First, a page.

universityofstars -what if world class sporting leagues prepped uber champoins- once you're too old to stay top of the pops in sports song or beauty, what if you already know an sdg leader you want to share your and her alumni with
-launched 2004 in delhi with 100- gandhians after seeing some early reality tv competitions as well as writing up 184's story of the critical deadlines of morphing digital and pre-digital media to be the sustainably deepest of both not the socially most trivial -more
Friday, May 8, 2015
help us co-blog at European blogs of microeconomics and 30000 greatest youth job co-creating franchises for sustaining communities\-long live open learning
Grameen fan webs across europe Scotland Europe Uk France Germany Brussels
Economist - Valuing E of world record job creation TM EconomsistEurope.com EconomistAmerica.com EconomistJapan.com Economist China.net Economist Poor.com EconomistYouth.com EconomistWomen.com EconomistAfrica.com EconomistFuture.com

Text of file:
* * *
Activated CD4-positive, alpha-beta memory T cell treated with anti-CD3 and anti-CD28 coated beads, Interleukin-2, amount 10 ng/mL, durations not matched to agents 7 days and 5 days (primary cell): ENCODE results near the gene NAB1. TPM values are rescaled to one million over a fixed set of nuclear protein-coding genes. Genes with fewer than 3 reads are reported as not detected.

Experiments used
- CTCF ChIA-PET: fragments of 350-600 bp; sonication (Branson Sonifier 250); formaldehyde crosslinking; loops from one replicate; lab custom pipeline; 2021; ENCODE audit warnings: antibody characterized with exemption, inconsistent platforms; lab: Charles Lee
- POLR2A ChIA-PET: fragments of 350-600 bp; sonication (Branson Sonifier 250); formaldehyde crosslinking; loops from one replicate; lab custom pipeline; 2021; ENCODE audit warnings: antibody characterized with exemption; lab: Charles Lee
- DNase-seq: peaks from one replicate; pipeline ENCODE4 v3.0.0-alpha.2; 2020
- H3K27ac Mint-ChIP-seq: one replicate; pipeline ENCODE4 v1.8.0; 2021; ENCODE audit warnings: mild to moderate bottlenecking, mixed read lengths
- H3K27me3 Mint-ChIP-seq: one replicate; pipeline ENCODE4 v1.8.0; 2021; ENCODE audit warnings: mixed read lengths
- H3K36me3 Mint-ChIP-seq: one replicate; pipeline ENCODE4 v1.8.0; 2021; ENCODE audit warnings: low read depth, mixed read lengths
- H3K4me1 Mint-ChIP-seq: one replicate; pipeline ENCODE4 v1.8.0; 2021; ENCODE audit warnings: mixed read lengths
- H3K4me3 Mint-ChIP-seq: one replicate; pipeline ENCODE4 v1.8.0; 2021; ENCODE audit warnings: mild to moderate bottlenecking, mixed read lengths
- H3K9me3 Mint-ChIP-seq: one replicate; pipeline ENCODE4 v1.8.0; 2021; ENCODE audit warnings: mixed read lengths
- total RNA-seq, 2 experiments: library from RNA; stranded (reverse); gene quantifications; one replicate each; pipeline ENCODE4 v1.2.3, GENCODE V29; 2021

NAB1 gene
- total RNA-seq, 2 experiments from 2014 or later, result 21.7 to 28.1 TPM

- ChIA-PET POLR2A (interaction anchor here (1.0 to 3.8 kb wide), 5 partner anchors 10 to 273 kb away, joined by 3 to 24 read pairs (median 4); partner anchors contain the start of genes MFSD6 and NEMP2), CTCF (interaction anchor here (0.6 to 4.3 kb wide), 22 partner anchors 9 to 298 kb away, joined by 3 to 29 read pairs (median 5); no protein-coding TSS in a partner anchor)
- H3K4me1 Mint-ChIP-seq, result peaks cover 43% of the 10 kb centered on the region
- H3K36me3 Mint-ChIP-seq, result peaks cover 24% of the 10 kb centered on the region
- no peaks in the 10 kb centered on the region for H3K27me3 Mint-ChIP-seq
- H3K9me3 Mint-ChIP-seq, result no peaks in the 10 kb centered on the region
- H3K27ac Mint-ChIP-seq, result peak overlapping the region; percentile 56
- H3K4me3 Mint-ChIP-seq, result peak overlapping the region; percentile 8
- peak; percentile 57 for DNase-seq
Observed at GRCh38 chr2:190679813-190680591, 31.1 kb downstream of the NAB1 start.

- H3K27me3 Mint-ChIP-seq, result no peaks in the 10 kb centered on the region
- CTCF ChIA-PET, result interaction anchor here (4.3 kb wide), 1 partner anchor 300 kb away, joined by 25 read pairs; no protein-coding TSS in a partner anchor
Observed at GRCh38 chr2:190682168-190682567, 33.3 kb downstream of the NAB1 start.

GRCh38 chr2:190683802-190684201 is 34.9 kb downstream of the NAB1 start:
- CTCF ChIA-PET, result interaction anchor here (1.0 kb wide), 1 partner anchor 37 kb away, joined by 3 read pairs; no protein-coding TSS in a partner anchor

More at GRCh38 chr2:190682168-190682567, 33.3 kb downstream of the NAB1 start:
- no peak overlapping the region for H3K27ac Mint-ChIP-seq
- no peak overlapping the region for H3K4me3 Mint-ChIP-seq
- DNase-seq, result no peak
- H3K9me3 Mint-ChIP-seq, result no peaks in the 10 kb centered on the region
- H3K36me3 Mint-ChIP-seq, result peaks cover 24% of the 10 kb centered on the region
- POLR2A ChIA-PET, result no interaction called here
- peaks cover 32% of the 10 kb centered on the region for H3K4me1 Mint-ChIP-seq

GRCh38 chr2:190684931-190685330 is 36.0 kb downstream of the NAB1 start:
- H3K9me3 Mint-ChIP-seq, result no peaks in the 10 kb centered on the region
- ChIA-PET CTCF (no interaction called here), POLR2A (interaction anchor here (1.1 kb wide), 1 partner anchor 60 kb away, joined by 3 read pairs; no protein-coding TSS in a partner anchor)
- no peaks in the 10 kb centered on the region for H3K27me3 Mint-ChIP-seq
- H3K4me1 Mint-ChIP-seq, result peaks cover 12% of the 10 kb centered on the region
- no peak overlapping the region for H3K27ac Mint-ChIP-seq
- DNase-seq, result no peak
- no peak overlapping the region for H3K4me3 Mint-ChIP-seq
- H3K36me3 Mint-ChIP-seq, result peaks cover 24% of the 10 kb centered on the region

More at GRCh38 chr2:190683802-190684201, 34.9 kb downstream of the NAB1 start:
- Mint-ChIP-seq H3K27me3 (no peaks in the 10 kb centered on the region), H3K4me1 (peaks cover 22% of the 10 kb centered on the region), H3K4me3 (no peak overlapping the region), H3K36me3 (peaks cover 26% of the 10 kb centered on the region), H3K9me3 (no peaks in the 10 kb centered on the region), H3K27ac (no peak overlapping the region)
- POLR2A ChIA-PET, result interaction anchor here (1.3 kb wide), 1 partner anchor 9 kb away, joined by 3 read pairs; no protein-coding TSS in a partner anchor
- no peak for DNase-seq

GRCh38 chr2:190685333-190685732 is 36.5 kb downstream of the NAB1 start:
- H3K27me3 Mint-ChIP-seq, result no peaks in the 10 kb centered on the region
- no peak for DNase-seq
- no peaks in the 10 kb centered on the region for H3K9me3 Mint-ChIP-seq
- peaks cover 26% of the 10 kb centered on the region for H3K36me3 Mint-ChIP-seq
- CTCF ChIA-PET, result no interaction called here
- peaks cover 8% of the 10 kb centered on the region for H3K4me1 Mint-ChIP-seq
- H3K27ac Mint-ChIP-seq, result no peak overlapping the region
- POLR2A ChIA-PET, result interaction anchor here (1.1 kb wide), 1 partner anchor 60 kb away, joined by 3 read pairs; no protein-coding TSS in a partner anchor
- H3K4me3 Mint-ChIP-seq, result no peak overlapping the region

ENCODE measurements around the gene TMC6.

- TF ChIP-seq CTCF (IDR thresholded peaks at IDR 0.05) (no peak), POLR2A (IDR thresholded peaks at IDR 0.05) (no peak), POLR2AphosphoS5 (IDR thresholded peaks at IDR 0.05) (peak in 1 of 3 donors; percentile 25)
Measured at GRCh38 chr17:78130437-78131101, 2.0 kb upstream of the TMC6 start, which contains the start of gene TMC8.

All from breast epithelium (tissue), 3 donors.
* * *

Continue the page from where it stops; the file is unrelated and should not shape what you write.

Economist job creating webs across europe
additional european resourecs SaintJames.tv would the founder recognise his end -poverty Econiomist on its 175 bitrhday in 2018
futureofbbc.som why did the BBC serve politiocains instead of the peoples who owned it
how can anyone work in the Eu without resigning and seeing hwhere they should be relocated- eg east ukraine and messina and greece would be a cross-culturally worthy startdiv class="separator" style="clear: both; text-align: center;">
Remembering Norman Macrae 1923-2010
How to Avert A Great Depression Through the Hungry 2010s?
Answer, By Making All Banking Very Much Cheaper
This was Norman Macrae's last article written in December 2008
If banks in rich democracies had been truly competitive
institutions, at least one of them somewhere would have seized
the main opportunity created by the computer. This main
opportunity was to make all deposit-banking vastly cheaper than
ever before. By this cheapening it should make such banking
hugely more profitable. Then further competition would search
for the cheapest ways to guide all the world's saving into the
most profitable (or otherwise most desirable) forms of capital
investment, thus enriching all mankind.
Instead, during 2008 the total losses of banks in rich democracies
- in North America, West Europe and Japan - soared into trillions
of dollars. Fearful for their solvency, these banks virtually stopped
lending. The issuance of corporate bonds, commercial paper, and
many other financial products largely ceased. Hedge and
insurance firms also crashed. Mankind is thus threatened in the
2010s with its longest great depression since the hungry 1930s.